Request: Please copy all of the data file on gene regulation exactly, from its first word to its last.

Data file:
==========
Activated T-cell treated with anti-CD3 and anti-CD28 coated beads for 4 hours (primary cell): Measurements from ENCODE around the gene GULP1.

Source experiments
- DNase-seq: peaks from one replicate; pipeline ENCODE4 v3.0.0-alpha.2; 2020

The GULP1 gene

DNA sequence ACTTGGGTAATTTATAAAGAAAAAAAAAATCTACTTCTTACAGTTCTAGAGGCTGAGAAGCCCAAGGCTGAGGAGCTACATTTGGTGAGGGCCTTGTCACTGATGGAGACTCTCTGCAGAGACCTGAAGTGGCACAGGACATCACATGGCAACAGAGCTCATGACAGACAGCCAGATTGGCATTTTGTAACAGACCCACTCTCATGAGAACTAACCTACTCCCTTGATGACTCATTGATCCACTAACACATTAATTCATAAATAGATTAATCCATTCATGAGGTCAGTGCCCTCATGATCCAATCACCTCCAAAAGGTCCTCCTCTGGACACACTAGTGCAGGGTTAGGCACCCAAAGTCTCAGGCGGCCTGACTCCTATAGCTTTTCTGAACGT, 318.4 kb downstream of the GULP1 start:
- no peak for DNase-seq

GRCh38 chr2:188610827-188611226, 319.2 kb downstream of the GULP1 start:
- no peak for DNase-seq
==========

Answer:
Activated T-cell treated with anti-CD3 and anti-CD28 coated beads for 4 hours (primary cell): Measurements from ENCODE around the gene GULP1.

Source experiments
- DNase-seq: peaks from one replicate; pipeline ENCODE4 v3.0.0-alpha.2; 2020

The GULP1 gene

DNA sequence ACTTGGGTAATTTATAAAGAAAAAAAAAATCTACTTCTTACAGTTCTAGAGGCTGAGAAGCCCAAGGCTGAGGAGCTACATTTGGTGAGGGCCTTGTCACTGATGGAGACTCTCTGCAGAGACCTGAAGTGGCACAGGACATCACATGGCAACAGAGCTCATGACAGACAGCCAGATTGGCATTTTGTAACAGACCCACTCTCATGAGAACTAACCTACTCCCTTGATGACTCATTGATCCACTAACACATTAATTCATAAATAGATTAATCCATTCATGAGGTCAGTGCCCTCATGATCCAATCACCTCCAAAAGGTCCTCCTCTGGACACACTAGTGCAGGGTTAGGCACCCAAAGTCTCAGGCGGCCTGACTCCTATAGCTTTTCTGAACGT, 318.4 kb downstream of the GULP1 start:
- no peak for DNase-seq

GRCh38 chr2:188610827-188611226, 319.2 kb downstream of the GULP1 start:
- no peak for DNase-seq